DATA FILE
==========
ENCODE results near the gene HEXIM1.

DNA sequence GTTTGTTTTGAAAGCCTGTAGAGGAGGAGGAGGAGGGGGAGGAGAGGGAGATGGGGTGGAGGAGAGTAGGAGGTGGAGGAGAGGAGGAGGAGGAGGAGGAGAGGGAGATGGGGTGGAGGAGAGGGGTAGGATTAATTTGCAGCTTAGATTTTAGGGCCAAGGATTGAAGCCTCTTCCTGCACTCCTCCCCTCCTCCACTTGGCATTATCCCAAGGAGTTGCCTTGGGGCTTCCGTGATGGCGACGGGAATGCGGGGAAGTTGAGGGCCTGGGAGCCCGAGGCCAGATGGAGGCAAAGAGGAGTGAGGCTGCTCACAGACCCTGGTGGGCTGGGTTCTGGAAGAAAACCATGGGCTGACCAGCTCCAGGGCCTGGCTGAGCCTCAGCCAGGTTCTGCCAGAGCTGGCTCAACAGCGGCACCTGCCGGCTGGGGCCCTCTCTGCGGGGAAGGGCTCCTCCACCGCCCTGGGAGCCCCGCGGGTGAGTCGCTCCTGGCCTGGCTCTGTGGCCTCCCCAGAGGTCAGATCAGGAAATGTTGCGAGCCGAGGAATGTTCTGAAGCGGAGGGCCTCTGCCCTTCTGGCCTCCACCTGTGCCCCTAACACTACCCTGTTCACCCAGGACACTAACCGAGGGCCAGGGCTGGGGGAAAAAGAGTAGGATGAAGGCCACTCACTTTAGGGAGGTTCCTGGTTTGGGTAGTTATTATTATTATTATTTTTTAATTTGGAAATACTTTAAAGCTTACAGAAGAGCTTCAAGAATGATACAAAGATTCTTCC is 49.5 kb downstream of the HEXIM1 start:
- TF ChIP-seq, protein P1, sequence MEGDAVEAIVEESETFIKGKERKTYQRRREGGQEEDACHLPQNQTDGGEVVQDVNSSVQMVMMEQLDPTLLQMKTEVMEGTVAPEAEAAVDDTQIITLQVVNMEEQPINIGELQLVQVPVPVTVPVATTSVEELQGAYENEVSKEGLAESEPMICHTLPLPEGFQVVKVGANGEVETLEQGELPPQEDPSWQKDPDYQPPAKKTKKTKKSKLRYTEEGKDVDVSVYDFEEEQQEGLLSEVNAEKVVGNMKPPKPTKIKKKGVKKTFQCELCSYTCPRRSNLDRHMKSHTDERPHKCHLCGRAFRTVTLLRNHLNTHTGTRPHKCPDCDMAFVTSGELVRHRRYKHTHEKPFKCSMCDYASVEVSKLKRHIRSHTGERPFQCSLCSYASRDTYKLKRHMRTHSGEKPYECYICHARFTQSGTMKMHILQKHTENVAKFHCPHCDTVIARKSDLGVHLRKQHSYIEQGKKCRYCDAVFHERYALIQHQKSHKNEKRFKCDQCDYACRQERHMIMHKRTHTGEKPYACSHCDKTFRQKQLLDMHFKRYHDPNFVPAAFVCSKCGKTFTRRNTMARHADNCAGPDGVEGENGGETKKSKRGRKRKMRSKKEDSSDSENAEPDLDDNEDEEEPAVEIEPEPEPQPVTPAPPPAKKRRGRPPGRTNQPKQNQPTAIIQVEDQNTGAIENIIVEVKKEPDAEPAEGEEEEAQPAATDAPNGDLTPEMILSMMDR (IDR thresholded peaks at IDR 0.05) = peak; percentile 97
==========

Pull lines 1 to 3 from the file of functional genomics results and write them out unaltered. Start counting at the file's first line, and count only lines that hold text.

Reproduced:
ENCODE results near the gene HEXIM1.

DNA sequence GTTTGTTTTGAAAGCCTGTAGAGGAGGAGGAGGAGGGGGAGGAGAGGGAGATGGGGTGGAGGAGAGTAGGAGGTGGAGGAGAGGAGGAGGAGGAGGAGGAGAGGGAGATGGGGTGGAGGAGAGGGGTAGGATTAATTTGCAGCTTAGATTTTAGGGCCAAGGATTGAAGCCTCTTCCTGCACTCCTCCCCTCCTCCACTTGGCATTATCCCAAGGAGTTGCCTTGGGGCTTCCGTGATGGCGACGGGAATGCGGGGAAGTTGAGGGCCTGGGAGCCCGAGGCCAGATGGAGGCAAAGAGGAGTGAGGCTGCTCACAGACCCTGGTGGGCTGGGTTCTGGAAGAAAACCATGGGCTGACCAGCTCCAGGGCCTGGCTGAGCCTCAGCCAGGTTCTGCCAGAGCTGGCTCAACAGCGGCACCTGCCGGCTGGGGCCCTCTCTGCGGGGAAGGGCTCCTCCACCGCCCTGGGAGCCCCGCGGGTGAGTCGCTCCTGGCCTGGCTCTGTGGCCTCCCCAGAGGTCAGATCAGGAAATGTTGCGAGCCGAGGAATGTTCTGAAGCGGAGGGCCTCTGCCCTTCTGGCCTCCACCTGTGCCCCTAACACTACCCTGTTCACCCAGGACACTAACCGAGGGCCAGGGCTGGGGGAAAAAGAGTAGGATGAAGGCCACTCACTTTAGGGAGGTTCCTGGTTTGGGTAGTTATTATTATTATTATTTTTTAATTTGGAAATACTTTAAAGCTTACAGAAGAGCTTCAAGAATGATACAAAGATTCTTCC is 49.5 kb downstream of the HEXIM1 start:
- TF ChIP-seq, protein P1, sequence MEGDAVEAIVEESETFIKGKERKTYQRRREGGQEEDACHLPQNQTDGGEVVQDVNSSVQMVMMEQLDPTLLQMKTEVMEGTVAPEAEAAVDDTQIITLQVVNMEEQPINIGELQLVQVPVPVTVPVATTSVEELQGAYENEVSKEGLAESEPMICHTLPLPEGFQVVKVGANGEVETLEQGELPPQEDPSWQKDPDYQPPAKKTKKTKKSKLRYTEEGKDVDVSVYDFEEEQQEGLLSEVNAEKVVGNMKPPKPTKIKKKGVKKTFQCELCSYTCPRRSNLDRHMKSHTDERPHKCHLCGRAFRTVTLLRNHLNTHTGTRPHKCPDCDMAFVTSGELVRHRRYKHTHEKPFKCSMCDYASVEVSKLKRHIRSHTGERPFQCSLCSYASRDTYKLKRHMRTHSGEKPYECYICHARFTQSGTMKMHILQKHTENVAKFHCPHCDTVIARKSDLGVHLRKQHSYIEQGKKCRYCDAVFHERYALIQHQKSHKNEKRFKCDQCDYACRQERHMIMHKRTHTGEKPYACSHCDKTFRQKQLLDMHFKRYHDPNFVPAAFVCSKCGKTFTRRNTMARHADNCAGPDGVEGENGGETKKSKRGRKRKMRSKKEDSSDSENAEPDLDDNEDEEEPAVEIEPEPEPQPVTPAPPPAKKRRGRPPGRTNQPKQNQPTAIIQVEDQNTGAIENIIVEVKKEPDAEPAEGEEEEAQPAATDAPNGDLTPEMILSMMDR (IDR thresholded peaks at IDR 0.05) = peak; percentile 97